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  1. Attention Deficit Hyperactivity Disorder (ADHD).




    Describe/discuss the subtypes of ADHD as noted in the DSM V. Note implications on the work of coaches working with athletes who may have the various subtypes. As a consultant working with the coach, what opportunities/challenges could be present for the coach and/or athlete?

    American Psychiatric Association, Desk Reference to the Diagnostic Criteria from DSM-5







Subject Nursing Pages 3 Style APA


Attention Deficit Hyperactivity Disorder (ADHD).

Subtypes of ADHD

Attention Deficit Hyperactivity Disorder (ADHD) refers to the persistent pattern of hyperactive or lack of attention and a more severe and frequent impulsive behavior than is generally observed at a given stage of an individual’s development. The DSM-V published in 2013 by the American Psychiatric Association as a major revision to the DSM IV outlines three main ‘presentations’ (subtypes in DSM IV) of ADHD based on core symptoms and age of onset. Epstein and Loren (2013) classify these presentations into inattentive, hyperactive-impulsive and combined inattentive & hyperactive-impulsive DHD. Teens and adults may be diagnosed with inattentive presentation if they have difficulties paying close attention to details, maintaining attention, following and understanding instructions, listening and organizing their activities.

On the other hand, hyperactive-impulsive ADHD will be presumably present if a person talks excessively, experiences difficulty undertaking activities quietly, demonstrates extreme restlessness, easily intrudes on others and shows difficulty taking turns as Tannock (2013) notes. A person showing symptoms of both inattentive presentation and hyperactive-impulsive will, however, be diagnosed of combined ADHD.           

Implications and Challenges on Coaching of Athletes with ADHD

Coaches may experience several difficulties and or challenges when training athletes with inattentive and hyperactive-impulsive ADHD presentations. Thus, the first negative implication on the work of coaches working with such athletes is ineffective communication. As aforementioned, individuals with ADHD presentations, have difficulties in listening, sustaining attention, taking turns and talking in moderation (Connaghan, 2014). This means that holding meaningful conversations with the athletes will be quite challenging for the coaches. Second, since athletes with ADHD are often restless and do not follow instructions easily, training them could be time-consuming as coaches may require more time to address all their (athletes’) training needs.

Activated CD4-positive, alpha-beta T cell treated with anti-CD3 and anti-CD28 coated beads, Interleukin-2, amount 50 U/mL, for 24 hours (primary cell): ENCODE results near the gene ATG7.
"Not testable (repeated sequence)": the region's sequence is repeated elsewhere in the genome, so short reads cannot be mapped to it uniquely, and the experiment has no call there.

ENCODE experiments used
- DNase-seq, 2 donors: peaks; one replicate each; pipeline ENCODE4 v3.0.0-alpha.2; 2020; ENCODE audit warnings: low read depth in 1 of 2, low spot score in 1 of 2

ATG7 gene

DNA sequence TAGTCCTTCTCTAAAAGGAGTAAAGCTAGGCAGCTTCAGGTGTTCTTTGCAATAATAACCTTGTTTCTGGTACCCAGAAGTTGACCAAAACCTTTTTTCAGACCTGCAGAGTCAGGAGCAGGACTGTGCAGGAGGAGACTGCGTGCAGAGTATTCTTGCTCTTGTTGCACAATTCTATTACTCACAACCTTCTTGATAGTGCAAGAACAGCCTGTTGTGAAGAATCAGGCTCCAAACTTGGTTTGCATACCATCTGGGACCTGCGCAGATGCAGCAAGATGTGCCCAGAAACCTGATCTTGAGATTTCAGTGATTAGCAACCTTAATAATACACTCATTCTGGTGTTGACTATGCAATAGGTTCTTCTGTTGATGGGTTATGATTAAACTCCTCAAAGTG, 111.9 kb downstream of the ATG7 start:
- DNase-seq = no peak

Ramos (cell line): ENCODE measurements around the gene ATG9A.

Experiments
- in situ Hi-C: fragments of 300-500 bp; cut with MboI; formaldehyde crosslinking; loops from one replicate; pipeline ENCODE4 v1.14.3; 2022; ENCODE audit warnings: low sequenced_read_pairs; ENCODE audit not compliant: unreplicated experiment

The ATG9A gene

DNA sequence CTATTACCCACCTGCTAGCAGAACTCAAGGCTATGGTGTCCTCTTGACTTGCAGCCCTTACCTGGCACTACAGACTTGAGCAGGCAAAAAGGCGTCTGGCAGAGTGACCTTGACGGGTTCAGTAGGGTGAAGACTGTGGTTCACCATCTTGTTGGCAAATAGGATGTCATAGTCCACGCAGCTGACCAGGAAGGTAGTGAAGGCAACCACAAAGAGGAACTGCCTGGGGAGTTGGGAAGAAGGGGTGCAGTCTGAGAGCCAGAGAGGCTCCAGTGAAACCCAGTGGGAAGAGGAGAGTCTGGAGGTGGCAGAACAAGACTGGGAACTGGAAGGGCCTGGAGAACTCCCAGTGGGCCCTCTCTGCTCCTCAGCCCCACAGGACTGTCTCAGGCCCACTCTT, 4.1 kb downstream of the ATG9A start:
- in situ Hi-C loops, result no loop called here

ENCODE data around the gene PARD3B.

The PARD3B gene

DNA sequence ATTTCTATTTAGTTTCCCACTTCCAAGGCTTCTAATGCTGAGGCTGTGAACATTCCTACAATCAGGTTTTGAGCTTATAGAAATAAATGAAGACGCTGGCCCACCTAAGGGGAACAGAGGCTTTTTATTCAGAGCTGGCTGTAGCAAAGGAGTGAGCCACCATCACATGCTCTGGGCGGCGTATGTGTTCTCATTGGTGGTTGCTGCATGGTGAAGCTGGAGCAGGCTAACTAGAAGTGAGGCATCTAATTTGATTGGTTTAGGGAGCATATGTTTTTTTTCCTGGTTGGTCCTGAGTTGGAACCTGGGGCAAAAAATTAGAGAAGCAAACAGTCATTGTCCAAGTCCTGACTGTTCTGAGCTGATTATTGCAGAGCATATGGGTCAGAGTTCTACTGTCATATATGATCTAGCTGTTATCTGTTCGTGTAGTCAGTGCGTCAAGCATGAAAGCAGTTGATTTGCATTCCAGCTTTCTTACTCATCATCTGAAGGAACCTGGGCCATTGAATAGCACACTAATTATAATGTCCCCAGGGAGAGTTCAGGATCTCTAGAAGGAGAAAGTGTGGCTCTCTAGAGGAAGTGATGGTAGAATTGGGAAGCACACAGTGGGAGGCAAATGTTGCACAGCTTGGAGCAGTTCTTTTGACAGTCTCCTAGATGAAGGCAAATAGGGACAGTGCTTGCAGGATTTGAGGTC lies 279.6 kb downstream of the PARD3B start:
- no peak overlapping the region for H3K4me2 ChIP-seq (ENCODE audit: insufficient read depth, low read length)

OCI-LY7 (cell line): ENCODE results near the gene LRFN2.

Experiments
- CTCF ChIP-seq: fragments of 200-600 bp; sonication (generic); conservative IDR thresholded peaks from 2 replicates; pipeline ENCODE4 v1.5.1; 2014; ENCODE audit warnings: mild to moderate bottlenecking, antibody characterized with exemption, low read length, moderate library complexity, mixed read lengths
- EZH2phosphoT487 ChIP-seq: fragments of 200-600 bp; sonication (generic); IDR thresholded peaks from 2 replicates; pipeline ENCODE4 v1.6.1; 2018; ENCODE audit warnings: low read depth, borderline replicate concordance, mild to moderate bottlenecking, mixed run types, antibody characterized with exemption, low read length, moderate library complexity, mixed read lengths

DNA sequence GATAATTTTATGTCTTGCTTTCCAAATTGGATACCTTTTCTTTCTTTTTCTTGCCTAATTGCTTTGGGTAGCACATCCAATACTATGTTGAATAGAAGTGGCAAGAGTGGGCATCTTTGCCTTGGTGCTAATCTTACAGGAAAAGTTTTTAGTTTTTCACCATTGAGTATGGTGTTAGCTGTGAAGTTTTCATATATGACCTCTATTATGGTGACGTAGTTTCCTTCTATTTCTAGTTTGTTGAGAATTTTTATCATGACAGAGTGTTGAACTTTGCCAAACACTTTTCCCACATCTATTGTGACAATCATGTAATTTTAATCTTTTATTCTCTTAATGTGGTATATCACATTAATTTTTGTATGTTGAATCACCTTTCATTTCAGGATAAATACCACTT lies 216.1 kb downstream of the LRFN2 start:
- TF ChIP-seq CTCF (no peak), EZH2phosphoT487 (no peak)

Opportunities for Coaches

Coaches can transform some of the challenges they experience when working with athletes with ADHD into opportunities. For instance, since individuals with ADHD are more likely to talk excessively, coaches can use it as an opportunity to understand various aspects of their trainee athletes such as social and economic challenges and, above all, their training needs(2017) study employed, there are very little room for generalizing the study’s findings.  


Connaghan, D. (2014). New diagnostic criteria for ADHD. Retrieved February 8, 2019,           from http://www.helpforadd.com/2013/june.htm

Epstein, J. N., & Loren, R. E. (2013). Changes in the definition of ADHD in DSM-5:           subtle but important. Neuropsychiatry3(5), 455.

Tannock, R. (2013). Rethinking ADHD and LD in DSM-5: Proposed changes in           diagnostic criteria. Journal of learning disabilities46(1), 5-25.











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